Quotations About / On: SOLITUDE

  • 41.
    ... it is the desert's grimness, its stillness and isolation, that bring us back to love. Here we discover the paradox of the contemplative life, that the desert of solitude can be the school where we learn to love others.
    (Kathleen Norris (b. 1947), U.S. poet and farmer. Dakota, ch. 20 (1993). Norris lived in rural Lemmon, South Dakota, a town of 1,600 people.)
  • 42.
    Fear can supplant our real problems only to the extent—unwilling either to assimilate or to exhaust it—we perpetuate it within ourselves like a temptation and enthrone it at the very heart of our solitude.
    (E.M. Cioran (b. 1911), Rumanian-born-French philosopher. The Temptation to Exist, title essay (1956).)
    More quotations from: E.M Cioran, solitude, fear, heart
  • 43.
    On the tree, Future, we build our nest; and in our solitude eagles shall bring us nourishment in their beaks!
    (Friedrich Nietzsche (1844-1900), German philosopher, classical scholar, critic of culture. Friedrich Nietzsche, Sämtliche Werke: Kritische Studienausgabe, vol. 4, p. 126, eds. Giorgio Colli and Mazzino Montinari, Berlin, de Gruyter (1980); Thus Spoke Zarathustra, p. 98, trans. by Walter Kaufmann, New York, Penguin Books (1978). Zarathustra, in Thus Spoke Zarathustra, Second Part, "On the Rabble," (1883).)
  • 44.
    It is closing time in the gardens of the West and from now on an artist will be judged only by the resonance of his solitude or the quality of his despair.
    (Cyril Connolly (1903-1974), British critic. Horizon (London, Dec. 1949).)
  • 45.
    But the touch or company of any man whatsoever stirreth up their heat, which in their solitude was hushed and quiet, and lay as cinders raked up in ashes.
    (Michel de Montaigne (1533-1592), French essayist. "Upon Some Verses of Virgil," bk. 3, ch. 5, Essays, trans. by John Florio (1588).)
    More quotations from: Michel de Montaigne, solitude
  • 46.
    I had but three chairs in my house; one for solitude, two for friendship; three for society. When visitors came in larger and unexpected numbers there was but the third chair for them all, but they generally economized the room by standing up.
    (Henry David Thoreau (1817-1862), U.S. philosopher, author, naturalist. Walden (1854), in The Writings of Henry David Thoreau, vol. 2, p. 155, Houghton Mifflin (1906).)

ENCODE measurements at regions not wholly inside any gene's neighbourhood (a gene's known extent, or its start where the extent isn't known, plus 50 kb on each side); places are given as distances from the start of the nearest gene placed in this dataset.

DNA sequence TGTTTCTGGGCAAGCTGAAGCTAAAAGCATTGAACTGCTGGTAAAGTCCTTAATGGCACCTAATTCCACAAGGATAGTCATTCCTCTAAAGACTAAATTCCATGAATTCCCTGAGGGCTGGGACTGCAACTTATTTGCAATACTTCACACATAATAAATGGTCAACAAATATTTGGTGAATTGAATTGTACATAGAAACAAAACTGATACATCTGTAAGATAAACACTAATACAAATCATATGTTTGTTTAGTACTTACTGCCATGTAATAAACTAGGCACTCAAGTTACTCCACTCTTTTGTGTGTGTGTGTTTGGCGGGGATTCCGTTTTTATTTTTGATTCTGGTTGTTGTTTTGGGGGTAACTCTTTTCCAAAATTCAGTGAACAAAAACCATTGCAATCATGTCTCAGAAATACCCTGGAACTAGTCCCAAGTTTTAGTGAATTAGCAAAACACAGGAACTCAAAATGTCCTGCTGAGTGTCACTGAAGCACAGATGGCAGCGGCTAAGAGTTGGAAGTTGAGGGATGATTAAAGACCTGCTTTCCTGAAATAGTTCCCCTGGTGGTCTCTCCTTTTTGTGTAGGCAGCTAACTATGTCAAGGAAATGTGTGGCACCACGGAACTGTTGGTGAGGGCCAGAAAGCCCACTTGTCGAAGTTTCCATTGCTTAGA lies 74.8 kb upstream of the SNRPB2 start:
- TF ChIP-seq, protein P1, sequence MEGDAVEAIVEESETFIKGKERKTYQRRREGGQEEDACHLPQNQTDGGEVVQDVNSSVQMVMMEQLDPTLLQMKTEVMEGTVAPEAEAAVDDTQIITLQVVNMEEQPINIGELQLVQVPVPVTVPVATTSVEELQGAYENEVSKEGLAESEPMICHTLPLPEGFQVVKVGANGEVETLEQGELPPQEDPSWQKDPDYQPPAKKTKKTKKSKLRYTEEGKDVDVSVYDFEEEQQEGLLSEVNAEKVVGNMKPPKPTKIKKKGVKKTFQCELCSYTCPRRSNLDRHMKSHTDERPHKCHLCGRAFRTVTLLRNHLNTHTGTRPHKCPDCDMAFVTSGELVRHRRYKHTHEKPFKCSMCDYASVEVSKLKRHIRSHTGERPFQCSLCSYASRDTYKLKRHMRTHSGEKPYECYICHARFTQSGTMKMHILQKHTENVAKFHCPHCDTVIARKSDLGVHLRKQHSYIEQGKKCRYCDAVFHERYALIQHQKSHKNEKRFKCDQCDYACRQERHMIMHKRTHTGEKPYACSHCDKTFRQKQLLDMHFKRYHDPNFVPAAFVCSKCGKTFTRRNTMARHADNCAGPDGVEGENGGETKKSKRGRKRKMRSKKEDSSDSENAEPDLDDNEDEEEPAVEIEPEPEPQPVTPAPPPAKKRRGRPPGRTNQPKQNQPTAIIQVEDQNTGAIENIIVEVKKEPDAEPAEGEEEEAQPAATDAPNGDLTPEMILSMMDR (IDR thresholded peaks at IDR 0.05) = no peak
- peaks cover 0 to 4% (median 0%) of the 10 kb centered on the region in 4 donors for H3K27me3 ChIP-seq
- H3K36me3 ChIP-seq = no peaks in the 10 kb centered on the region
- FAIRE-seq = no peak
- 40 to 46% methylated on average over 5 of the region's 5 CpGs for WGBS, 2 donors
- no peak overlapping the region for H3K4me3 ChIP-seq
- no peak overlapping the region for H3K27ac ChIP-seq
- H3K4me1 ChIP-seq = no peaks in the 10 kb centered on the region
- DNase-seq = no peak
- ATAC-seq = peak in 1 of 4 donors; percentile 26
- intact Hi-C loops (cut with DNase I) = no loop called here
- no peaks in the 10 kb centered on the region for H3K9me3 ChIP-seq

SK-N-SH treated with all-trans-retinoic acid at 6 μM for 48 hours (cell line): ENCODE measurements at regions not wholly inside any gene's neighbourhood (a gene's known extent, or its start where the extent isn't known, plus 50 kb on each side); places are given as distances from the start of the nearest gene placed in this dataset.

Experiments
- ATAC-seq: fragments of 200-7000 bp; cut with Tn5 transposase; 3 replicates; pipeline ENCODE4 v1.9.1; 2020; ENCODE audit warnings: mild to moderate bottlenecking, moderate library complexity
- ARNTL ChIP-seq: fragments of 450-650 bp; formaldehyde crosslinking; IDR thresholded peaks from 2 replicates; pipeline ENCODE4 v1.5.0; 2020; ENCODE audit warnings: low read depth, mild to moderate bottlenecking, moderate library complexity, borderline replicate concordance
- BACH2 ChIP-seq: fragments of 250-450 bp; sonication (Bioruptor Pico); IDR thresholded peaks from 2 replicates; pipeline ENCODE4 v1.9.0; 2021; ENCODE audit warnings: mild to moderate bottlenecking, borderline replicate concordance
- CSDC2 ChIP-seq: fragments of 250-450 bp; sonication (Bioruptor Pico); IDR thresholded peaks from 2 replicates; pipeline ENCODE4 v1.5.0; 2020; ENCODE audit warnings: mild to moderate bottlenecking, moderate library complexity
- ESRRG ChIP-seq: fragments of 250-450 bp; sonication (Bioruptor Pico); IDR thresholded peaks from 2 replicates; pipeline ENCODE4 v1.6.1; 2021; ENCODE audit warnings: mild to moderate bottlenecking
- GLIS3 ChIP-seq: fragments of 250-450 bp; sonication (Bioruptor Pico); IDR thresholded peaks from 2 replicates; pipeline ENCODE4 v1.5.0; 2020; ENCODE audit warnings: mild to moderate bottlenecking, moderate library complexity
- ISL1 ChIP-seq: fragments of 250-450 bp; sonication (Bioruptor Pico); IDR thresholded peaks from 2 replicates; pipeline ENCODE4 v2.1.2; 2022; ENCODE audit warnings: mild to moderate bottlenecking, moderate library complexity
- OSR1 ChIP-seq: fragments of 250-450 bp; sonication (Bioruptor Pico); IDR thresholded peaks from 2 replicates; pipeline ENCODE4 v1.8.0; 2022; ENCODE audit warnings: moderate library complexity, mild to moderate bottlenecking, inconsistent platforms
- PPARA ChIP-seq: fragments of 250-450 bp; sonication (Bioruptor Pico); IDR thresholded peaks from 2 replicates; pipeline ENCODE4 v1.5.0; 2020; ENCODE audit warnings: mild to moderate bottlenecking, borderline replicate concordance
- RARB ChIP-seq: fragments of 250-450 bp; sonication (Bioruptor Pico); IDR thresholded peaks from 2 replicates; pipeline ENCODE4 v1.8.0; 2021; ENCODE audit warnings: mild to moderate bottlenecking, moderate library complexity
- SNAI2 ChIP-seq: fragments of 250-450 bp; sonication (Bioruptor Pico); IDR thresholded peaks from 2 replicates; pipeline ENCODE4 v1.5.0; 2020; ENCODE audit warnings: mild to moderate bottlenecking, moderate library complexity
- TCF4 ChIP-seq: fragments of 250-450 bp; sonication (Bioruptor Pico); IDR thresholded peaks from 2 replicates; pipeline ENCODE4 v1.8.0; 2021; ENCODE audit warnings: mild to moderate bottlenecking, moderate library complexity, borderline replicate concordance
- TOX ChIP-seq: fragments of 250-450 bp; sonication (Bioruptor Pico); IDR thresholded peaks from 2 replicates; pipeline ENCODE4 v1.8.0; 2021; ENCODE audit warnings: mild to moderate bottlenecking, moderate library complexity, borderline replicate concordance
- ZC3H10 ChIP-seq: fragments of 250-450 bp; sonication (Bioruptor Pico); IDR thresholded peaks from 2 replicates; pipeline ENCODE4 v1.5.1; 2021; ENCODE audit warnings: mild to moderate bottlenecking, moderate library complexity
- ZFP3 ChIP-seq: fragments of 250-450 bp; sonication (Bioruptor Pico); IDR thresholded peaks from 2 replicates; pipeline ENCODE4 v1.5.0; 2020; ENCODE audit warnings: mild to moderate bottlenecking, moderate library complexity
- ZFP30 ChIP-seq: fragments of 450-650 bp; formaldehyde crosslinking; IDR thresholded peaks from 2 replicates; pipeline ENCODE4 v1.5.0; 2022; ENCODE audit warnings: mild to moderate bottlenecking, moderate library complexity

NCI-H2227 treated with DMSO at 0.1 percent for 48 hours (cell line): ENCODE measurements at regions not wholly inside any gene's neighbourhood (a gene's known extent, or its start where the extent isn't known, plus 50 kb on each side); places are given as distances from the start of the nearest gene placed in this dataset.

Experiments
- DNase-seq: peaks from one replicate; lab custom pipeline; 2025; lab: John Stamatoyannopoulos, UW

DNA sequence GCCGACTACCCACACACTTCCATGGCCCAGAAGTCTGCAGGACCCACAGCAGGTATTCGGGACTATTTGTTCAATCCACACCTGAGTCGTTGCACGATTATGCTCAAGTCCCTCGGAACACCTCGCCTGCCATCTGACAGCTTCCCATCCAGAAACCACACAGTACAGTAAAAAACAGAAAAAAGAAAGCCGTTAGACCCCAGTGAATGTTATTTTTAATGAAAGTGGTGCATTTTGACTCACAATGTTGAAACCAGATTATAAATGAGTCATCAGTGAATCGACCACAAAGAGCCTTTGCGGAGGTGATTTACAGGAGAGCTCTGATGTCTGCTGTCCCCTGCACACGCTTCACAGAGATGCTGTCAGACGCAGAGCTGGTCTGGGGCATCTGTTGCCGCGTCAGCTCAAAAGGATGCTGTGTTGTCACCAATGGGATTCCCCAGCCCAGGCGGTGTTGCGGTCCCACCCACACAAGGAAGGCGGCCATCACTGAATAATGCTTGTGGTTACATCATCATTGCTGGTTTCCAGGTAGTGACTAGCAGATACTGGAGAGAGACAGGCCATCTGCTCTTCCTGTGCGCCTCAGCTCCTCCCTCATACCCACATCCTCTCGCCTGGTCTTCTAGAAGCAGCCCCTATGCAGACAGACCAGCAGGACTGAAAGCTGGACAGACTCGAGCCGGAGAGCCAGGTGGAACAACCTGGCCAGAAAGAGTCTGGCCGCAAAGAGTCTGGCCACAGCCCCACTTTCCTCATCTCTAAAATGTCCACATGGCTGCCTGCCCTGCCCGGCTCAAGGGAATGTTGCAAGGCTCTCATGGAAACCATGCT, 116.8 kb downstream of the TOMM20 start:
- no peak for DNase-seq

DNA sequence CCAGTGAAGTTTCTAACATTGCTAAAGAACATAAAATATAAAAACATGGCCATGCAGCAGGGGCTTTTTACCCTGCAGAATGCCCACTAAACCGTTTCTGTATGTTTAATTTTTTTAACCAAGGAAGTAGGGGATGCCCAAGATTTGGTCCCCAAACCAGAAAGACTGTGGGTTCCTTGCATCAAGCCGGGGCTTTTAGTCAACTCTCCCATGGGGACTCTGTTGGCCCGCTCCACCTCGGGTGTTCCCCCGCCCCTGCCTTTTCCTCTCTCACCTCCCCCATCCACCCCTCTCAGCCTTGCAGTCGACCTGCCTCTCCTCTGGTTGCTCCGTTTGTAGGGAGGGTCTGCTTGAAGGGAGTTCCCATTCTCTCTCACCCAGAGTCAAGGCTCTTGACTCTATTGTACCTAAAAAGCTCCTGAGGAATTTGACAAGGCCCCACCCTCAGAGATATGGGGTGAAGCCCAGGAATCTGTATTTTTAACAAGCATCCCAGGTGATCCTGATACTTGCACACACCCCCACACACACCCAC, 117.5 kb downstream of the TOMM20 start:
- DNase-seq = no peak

More quotations from: Henry David Thoreau, solitude, house
  • 47.
    As for the dispute about solitude and society, any comparison is impertinent. It is an idling down on the plane at the base of a mountain, instead of climbing steadily to its top.
    (Henry David Thoreau (1817-1862), U.S. philosopher, author, naturalist. Letter, May 21, 1856, to Harrison Blake, in The Writings of Henry David Thoreau, vol. 6, p. 281, Houghton Mifflin (1906).)
    More quotations from: Henry David Thoreau, solitude
  • 48.
    Solitude is not measured by the miles of space that intervene between a man and his fellows. The really diligent student in one of the crowded hives of Cambridge College is as solitary as a dervis in the desert.
    (Henry David Thoreau (1817-1862), U.S. philosopher, author, naturalist. Walden (1854), in The Writings of Henry David Thoreau, vol. 2, p. 150, Houghton Mifflin (1906).)
    More quotations from: Henry David Thoreau, solitude
  • 49.
    Women's art, though created in solitude, wells up out of community. There is, clearly, both enormous hunger for the work thus being diffused, and an explosion of creative energy, bursting through the coercive choicelessness of the system on whose boundaries we are working.
    (Adrienne Rich (b. 1929), U.S. lesbian feminist poet and essayist. Book review of Housework, by Joan Larkin (1977).)
    More quotations from: Adrienne Rich, solitude, work, women
  • 50.
    Respect the child. Wait and see the new product of Nature. Nature loves analogies, but not repetitions. Respect the child. Be not too much his parent. Trespass not on his solitude.
    (Ralph Waldo Emerson (1803-1882), U.S. essayist, poet, philosopher. "Education," Lectures and Biographical Sketches (1883, repr. 1904).)
[Hata Bildir]